291,000 people are currently living with SCI, and 60% of them have cervical level injuries leading to tetraplegia. Restoration of arm and hand function is a top priority for this population, and while some incomplete SCI patients benefit from rehab, many require assistance with activities of daily living (ADLs). Two commonly used rehabilitation/assistance techniques are rehabilitation robotics, and functional electrical stimulation (FES), but neither have proven to be effective for long-term functional assistance.
Rehabilitation robots enable precise and repeatable movements and the typical sensors make it easy to collect reliable data for clinicians and researchers. However, the power and size requirements largely limit rehabilitaiton robots to a clinical setting. FES operates by using small electrical currents to activate (usually paralyzed) muscles. Because this actually uses the person’s muscles, it provides many of the benefits of exercise, and it does not require the use of bulky and high-powered systems. However, this technique is useful mainly for gross actions, such as grasping, but struggles with making high fidelity or repeatable movements.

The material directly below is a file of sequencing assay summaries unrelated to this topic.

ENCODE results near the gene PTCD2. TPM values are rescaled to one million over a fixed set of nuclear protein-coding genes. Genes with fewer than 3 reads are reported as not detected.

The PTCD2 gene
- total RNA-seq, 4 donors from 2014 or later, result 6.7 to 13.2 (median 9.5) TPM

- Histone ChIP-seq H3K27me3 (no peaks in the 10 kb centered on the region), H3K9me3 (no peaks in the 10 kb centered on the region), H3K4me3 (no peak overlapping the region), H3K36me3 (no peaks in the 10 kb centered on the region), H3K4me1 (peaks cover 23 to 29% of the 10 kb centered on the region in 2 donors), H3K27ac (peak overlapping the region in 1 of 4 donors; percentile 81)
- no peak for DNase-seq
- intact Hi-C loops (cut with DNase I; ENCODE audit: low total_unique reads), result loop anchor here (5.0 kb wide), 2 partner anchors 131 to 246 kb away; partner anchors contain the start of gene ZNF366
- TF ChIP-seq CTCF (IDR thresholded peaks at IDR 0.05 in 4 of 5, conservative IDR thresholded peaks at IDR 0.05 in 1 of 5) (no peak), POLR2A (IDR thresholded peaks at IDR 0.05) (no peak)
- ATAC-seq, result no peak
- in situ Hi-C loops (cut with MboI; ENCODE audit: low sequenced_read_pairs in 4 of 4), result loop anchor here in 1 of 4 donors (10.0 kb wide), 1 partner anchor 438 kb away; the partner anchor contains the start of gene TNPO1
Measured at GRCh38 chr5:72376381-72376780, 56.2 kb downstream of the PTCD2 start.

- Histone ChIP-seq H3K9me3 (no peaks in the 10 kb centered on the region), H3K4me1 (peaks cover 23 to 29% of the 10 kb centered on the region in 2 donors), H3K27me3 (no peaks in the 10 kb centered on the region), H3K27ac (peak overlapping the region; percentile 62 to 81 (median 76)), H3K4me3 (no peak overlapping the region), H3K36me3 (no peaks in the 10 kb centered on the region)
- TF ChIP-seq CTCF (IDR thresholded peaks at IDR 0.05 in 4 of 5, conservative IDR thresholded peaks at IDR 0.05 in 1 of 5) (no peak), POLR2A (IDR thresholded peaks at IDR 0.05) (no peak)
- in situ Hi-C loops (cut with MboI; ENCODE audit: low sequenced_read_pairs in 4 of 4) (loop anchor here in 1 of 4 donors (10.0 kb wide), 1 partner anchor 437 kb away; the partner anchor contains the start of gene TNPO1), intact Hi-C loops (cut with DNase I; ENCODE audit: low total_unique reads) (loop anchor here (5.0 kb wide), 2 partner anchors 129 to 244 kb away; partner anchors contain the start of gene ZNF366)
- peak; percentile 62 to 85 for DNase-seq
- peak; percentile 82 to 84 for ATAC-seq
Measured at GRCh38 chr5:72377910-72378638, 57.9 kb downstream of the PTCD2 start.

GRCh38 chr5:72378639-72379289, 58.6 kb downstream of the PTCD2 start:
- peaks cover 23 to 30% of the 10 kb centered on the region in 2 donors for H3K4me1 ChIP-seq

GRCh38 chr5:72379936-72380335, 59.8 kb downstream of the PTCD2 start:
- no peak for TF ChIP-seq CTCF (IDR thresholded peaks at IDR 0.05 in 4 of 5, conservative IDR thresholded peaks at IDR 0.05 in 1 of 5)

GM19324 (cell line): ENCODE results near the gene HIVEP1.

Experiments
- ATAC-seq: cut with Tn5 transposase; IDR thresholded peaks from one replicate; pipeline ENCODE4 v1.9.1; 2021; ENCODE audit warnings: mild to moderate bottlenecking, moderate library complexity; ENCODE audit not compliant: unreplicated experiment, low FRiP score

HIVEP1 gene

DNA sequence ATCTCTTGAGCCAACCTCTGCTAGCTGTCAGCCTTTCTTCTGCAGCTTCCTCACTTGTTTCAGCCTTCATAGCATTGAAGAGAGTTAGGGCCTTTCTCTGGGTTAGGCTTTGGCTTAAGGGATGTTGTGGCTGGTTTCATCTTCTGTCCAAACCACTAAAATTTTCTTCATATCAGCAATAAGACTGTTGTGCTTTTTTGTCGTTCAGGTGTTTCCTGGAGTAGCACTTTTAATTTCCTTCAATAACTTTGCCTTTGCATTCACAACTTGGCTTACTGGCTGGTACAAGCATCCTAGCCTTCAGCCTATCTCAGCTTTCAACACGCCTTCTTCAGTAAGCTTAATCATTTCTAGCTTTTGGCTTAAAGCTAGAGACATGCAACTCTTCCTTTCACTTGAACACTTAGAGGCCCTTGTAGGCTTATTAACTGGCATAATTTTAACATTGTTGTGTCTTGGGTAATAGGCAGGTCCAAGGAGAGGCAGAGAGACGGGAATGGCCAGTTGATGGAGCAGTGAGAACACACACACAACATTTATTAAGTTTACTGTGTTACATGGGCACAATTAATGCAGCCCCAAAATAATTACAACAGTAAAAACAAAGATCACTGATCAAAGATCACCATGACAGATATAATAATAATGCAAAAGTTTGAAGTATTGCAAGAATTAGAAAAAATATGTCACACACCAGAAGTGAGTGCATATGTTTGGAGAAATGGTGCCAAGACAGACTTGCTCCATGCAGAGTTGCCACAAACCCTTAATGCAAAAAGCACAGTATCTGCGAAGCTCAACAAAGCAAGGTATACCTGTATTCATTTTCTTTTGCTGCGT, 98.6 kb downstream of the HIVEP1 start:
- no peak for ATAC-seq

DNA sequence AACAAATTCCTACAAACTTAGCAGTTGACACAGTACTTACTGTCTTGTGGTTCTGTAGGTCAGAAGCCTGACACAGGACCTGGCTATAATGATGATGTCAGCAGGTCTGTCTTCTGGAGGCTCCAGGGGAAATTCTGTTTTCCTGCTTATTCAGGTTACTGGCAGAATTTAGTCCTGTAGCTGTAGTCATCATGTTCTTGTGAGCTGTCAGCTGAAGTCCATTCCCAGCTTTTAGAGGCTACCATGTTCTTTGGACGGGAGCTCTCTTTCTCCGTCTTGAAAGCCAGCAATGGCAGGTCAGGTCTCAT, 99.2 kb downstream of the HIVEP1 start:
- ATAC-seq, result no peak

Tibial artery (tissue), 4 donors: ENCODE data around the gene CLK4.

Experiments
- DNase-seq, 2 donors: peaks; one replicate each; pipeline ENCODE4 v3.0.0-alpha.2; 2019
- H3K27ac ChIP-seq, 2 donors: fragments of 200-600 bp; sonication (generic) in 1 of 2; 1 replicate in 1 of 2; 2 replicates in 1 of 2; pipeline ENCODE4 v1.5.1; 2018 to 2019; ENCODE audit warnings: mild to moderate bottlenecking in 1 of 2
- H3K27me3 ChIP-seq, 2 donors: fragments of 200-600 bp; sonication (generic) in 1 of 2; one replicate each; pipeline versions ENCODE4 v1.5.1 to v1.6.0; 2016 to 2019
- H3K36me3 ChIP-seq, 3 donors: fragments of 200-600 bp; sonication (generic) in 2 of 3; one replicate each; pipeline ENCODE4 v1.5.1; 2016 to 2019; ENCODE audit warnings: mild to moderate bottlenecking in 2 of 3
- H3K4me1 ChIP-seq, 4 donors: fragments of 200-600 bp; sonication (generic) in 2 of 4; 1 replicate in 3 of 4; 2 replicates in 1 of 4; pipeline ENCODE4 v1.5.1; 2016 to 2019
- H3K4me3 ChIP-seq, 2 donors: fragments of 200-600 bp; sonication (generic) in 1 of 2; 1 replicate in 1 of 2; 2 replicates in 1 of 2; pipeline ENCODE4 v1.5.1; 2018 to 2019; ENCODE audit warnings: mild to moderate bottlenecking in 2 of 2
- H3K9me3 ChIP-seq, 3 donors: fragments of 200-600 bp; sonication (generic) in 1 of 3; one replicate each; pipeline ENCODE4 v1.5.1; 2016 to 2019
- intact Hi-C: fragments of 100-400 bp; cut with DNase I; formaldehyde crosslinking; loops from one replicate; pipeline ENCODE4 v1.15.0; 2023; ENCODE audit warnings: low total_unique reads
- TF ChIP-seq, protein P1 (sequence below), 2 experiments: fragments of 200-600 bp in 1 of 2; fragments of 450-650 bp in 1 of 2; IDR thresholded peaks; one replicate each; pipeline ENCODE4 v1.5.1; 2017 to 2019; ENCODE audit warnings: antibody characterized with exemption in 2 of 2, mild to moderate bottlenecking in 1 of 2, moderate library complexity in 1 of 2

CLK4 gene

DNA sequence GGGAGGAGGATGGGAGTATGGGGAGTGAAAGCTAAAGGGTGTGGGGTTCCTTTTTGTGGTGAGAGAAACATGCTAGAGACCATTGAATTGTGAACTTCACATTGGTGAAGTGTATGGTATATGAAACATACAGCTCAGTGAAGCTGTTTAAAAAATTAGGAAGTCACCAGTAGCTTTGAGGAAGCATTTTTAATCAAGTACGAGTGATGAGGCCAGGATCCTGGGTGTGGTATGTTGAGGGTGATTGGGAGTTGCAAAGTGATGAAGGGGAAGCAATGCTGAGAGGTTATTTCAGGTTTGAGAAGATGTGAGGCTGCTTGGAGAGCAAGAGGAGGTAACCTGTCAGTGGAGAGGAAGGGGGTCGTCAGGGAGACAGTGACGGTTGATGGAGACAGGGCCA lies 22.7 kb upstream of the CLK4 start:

Our goal is to combine the two assistance techniques to create a system that can assist people with SCI in performing ADLs. This will enable us to use a low-power exoskeleton, requiring less weight and less power in combination with the already lightweight FES. Additionally, the on-board sensors from the exoskeleton will allow for closed loop feedback in refining the FES movements over time and repetitions.
, “A review of methods for achieving upper limb movement following spinal cord injury through hybrid muscle stimulation and robotic assistance”, Experimental Neurology, p. 113274, 2020.